Heather Sonn says the company has co-operated with regulators and authorities such as the Hawks and PwC.. Photo: Bloomberg

CAPE TOWN - Steinhoff said it was doing its “utmost to uncover the truth, to rectify any wrongdoings and to communicate as fully as we can on an ongoing basis”.

This was during Steinhoff's former chief financial officer Ben la Grange appearance before four Parliament committees on Wednesday.

The embattled firm said on that they were “deeply aware” of the impacts of events at Steinhoff and also the impact it has had on its stakeholders

This includes investors and pension fund holders.

"We understand matter of interest and exposure to pension funds. We understand the gravity of it and we come here because of that understanding,” said Heather Sonn, chair of Steinhoff’s supervisory board.

Sonn told the committee members that the company has co-operated with regulators and authorities such as the Hawks and PwC. Both institutions are conducting a probe.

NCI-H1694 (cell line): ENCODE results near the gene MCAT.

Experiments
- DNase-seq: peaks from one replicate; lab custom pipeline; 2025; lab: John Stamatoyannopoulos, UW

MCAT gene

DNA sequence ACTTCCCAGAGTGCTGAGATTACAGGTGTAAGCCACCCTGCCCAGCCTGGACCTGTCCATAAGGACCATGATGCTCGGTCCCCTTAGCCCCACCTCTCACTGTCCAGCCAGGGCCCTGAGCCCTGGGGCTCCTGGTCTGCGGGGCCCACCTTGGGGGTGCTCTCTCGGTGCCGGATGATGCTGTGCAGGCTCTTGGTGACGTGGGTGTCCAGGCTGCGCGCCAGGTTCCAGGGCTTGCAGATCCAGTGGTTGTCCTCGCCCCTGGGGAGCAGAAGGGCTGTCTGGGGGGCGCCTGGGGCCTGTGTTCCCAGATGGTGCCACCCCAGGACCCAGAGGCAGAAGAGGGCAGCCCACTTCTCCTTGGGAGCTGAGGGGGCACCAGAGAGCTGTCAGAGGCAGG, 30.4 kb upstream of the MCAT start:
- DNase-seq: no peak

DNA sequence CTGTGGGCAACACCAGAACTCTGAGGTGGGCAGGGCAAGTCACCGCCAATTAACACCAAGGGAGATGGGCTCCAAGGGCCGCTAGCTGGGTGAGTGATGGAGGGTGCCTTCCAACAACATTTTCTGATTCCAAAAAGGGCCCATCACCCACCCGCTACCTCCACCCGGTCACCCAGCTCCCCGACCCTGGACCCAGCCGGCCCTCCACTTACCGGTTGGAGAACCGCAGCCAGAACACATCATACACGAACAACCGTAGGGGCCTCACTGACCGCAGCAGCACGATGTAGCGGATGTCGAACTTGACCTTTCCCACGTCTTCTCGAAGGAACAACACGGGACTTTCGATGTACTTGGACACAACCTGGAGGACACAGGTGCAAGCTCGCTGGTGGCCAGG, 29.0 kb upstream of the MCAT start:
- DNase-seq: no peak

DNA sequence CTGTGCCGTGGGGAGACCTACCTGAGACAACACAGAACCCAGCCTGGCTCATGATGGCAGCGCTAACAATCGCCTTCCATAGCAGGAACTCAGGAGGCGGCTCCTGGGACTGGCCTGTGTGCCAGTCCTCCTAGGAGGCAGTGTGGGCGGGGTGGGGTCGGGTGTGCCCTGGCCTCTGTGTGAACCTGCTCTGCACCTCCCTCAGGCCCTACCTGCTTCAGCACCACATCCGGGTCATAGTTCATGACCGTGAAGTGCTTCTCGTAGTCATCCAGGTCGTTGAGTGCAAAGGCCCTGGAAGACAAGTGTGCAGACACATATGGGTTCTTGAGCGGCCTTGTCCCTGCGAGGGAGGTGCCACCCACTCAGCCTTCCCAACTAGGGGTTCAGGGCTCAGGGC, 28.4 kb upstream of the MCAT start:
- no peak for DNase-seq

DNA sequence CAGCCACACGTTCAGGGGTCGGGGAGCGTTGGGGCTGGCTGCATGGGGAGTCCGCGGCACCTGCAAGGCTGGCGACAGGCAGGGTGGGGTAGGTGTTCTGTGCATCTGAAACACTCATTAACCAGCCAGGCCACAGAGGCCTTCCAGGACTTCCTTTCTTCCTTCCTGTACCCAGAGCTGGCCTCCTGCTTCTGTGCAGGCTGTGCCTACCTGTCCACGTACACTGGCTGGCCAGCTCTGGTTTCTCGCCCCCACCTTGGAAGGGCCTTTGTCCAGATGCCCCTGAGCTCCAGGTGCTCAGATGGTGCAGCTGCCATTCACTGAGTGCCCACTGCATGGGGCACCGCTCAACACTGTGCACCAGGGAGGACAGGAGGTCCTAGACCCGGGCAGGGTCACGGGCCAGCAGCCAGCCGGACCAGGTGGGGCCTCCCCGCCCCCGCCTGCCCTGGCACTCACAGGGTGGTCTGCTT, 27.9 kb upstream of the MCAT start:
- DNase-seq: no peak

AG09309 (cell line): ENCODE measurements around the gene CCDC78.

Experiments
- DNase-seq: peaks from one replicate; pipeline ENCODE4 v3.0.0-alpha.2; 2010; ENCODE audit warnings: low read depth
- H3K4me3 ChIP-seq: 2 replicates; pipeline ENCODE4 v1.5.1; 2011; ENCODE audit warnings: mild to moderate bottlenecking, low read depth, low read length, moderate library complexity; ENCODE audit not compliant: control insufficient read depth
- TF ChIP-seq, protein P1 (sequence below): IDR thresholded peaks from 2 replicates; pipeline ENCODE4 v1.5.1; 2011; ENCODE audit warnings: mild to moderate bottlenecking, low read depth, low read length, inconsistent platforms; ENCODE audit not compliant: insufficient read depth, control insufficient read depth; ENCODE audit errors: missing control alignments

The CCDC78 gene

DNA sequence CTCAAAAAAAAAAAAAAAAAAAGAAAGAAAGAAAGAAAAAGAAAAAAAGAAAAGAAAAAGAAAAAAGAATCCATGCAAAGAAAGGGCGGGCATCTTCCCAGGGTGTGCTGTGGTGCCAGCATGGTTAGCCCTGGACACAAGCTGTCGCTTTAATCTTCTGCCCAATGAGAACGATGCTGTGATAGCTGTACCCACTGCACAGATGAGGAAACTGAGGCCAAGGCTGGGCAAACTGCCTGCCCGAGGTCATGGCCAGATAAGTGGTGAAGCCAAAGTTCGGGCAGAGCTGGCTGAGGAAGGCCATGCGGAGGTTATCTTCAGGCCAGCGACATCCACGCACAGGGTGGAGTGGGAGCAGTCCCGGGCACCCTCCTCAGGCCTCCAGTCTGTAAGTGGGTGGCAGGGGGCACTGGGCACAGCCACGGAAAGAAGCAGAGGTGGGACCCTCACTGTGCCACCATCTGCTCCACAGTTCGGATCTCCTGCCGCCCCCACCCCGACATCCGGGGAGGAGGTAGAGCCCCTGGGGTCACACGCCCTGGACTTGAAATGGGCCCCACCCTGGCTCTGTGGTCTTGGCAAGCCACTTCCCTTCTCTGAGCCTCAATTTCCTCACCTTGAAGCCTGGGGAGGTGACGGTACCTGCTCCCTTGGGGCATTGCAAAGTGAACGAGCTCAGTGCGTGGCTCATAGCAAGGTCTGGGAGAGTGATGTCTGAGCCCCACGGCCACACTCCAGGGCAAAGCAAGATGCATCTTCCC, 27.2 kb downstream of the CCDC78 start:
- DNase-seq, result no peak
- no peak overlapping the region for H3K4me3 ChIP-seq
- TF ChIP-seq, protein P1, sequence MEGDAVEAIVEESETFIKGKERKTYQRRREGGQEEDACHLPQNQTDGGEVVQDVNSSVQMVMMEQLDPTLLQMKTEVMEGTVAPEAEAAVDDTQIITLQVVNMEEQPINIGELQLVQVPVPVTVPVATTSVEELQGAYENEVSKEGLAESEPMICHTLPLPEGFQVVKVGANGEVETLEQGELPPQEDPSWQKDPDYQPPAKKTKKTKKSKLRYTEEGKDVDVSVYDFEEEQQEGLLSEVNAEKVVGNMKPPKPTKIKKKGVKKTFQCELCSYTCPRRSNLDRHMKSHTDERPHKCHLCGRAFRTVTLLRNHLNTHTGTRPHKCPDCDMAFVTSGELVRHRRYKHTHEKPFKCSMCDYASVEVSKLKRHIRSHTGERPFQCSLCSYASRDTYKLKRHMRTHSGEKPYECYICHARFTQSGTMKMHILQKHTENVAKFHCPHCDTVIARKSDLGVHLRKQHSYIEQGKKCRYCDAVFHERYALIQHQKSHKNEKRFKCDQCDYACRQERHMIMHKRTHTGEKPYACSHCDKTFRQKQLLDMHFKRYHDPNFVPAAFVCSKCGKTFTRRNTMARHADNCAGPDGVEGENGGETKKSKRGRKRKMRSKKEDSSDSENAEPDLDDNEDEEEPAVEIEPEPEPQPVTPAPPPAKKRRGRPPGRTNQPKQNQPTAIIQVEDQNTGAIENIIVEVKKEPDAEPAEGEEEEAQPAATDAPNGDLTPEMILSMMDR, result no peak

Sonn told members that Steinhoff will continue to conduct “massive exercise” to restructure the group’s international debt.

The company has lost a total of 100 000 staff members and now stand at 120 000 people – down from 130 000.

This was after the firm had to loos a number of its subsidiaries. 

It should be noted that of Steinhoff’s employees 50 000 of them are from SA.

Sonn said that as far as she knows the company has paid down most of its African debt. 

After the initial meeting with parliament in January. Steinhoff has worked really hard stabilise the group, according to Sonn.

Sonn said that the group is extremely committed to finishing the audit on the financial statements.

"A crisis of complete implosion of the company has been averted – through a standstill agreement with banks," said Sonn.